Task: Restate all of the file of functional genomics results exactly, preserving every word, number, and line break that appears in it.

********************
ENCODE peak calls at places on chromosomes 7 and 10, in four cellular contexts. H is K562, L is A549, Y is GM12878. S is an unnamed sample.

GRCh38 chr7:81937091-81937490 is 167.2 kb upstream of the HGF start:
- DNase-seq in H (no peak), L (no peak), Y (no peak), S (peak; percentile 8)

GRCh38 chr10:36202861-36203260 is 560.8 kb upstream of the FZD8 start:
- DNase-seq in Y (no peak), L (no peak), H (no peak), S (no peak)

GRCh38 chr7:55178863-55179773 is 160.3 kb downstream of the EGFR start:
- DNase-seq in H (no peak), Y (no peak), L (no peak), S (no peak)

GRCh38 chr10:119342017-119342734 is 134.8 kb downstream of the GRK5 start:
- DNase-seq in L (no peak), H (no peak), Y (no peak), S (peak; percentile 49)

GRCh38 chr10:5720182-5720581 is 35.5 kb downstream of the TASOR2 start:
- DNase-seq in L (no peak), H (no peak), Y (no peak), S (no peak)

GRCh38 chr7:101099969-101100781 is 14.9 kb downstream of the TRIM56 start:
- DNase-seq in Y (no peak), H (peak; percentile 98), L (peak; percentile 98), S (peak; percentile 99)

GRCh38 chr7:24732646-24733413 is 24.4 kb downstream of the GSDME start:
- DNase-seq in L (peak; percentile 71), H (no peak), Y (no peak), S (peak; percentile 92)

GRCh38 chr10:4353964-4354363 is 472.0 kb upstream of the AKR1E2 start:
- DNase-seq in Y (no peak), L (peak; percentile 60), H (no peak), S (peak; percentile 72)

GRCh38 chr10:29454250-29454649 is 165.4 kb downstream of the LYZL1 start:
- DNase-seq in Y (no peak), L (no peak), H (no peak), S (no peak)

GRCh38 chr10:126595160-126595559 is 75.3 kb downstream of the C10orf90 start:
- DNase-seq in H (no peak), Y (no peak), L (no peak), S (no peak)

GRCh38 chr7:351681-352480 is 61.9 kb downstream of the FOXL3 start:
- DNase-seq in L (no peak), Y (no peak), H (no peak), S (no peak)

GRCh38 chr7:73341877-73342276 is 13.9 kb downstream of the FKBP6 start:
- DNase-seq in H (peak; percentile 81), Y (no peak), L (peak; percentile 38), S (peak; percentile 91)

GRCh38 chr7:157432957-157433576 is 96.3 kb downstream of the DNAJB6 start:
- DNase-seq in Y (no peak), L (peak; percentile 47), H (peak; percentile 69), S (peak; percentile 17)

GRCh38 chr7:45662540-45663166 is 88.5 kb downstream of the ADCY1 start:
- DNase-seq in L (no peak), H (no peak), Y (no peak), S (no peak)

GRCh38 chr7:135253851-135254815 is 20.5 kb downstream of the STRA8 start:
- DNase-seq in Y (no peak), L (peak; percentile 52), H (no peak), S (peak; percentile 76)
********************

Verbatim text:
ENCODE peak calls at places on chromosomes 7 and 10, in four cellular contexts. H is K562, L is A549, Y is GM12878. S is an unnamed sample.

GRCh38 chr7:81937091-81937490 is 167.2 kb upstream of the HGF start:
- DNase-seq in H (no peak), L (no peak), Y (no peak), S (peak; percentile 8)

GRCh38 chr10:36202861-36203260 is 560.8 kb upstream of the FZD8 start:
- DNase-seq in Y (no peak), L (no peak), H (no peak), S (no peak)

GRCh38 chr7:55178863-55179773 is 160.3 kb downstream of the EGFR start:
- DNase-seq in H (no peak), Y (no peak), L (no peak), S (no peak)

GRCh38 chr10:119342017-119342734 is 134.8 kb downstream of the GRK5 start:
- DNase-seq in L (no peak), H (no peak), Y (no peak), S (peak; percentile 49)

GRCh38 chr10:5720182-5720581 is 35.5 kb downstream of the TASOR2 start:
- DNase-seq in L (no peak), H (no peak), Y (no peak), S (no peak)

GRCh38 chr7:101099969-101100781 is 14.9 kb downstream of the TRIM56 start:
- DNase-seq in Y (no peak), H (peak; percentile 98), L (peak; percentile 98), S (peak; percentile 99)

GRCh38 chr7:24732646-24733413 is 24.4 kb downstream of the GSDME start:
- DNase-seq in L (peak; percentile 71), H (no peak), Y (no peak), S (peak; percentile 92)

GRCh38 chr10:4353964-4354363 is 472.0 kb upstream of the AKR1E2 start:
- DNase-seq in Y (no peak), L (peak; percentile 60), H (no peak), S (peak; percentile 72)

GRCh38 chr10:29454250-29454649 is 165.4 kb downstream of the LYZL1 start:
- DNase-seq in Y (no peak), L (no peak), H (no peak), S (no peak)

GRCh38 chr10:126595160-126595559 is 75.3 kb downstream of the C10orf90 start:
- DNase-seq in H (no peak), Y (no peak), L (no peak), S (no peak)

GRCh38 chr7:351681-352480 is 61.9 kb downstream of the FOXL3 start:
- DNase-seq in L (no peak), Y (no peak), H (no peak), S (no peak)

GRCh38 chr7:73341877-73342276 is 13.9 kb downstream of the FKBP6 start:
- DNase-seq in H (peak; percentile 81), Y (no peak), L (peak; percentile 38), S (peak; percentile 91)

GRCh38 chr7:157432957-157433576 is 96.3 kb downstream of the DNAJB6 start:
- DNase-seq in Y (no peak), L (peak; percentile 47), H (peak; percentile 69), S (peak; percentile 17)

GRCh38 chr7:45662540-45663166 is 88.5 kb downstream of the ADCY1 start:
- DNase-seq in L (no peak), H (no peak), Y (no peak), S (no peak)

GRCh38 chr7:135253851-135254815 is 20.5 kb downstream of the STRA8 start:
- DNase-seq in Y (no peak), L (peak; percentile 52), H (no peak), S (peak; percentile 76)